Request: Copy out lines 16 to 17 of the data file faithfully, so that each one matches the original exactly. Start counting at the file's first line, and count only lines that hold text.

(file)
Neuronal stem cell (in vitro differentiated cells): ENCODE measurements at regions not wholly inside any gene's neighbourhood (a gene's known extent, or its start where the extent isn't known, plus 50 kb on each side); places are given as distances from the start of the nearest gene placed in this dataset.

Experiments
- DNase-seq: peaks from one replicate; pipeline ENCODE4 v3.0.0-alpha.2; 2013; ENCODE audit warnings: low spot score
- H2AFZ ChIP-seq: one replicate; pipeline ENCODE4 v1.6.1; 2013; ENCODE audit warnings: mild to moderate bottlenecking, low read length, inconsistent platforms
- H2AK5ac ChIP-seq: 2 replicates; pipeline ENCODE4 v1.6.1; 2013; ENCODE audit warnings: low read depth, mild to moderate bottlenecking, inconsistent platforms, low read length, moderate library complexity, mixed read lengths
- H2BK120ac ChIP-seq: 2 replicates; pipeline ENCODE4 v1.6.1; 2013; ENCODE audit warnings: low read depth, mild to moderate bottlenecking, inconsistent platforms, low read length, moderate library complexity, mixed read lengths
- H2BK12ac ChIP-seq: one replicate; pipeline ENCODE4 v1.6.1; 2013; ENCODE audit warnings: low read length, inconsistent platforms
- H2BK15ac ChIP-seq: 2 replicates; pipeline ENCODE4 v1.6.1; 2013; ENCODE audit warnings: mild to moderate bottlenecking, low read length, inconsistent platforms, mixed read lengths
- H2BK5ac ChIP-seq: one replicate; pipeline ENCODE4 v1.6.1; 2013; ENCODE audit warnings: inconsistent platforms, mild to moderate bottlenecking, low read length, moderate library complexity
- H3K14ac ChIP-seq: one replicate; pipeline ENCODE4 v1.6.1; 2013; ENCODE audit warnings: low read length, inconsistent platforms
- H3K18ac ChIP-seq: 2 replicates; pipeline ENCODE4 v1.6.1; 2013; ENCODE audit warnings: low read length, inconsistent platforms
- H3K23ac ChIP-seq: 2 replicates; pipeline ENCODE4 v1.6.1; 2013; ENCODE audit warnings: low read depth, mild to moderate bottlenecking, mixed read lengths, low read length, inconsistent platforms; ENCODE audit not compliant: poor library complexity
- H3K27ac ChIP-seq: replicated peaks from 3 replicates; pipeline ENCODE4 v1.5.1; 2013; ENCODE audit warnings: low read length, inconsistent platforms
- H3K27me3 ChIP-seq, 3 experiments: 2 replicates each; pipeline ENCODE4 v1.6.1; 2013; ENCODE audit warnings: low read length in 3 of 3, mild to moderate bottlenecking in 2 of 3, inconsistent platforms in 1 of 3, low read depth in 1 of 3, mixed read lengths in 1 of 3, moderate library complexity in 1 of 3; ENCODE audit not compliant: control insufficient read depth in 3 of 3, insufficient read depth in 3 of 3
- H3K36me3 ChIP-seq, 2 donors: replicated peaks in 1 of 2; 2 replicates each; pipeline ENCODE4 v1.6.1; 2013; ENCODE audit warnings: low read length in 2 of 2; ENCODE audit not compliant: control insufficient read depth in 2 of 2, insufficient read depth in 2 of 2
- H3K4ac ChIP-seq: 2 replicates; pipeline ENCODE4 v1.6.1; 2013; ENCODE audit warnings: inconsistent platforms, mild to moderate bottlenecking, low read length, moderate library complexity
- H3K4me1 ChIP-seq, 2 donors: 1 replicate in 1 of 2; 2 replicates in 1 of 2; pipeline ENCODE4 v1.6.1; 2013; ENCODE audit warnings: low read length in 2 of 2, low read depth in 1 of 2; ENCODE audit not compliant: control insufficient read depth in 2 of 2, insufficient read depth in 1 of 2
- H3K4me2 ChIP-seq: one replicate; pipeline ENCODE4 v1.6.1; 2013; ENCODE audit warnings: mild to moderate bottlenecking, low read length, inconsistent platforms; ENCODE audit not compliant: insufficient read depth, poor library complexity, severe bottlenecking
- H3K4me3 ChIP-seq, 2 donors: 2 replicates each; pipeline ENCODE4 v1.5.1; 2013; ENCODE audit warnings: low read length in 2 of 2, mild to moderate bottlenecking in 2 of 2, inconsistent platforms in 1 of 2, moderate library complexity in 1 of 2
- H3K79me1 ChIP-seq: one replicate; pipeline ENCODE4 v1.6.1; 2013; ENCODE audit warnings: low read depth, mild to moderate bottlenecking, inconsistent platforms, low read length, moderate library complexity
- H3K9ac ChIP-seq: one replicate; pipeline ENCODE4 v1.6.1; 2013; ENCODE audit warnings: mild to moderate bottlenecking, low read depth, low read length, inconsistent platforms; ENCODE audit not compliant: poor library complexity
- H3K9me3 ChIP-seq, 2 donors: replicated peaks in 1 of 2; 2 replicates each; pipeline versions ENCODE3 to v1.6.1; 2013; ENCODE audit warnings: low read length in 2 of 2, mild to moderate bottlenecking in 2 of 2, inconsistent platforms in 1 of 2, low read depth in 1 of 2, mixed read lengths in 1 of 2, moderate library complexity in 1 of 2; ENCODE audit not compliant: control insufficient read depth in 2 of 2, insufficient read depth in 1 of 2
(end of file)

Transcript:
- H3K4ac ChIP-seq: 2 replicates; pipeline ENCODE4 v1.6.1; 2013; ENCODE audit warnings: inconsistent platforms, mild to moderate bottlenecking, low read length, moderate library complexity
- H3K4me1 ChIP-seq, 2 donors: 1 replicate in 1 of 2; 2 replicates in 1 of 2; pipeline ENCODE4 v1.6.1; 2013; ENCODE audit warnings: low read length in 2 of 2, low read depth in 1 of 2; ENCODE audit not compliant: control insufficient read depth in 2 of 2, insufficient read depth in 1 of 2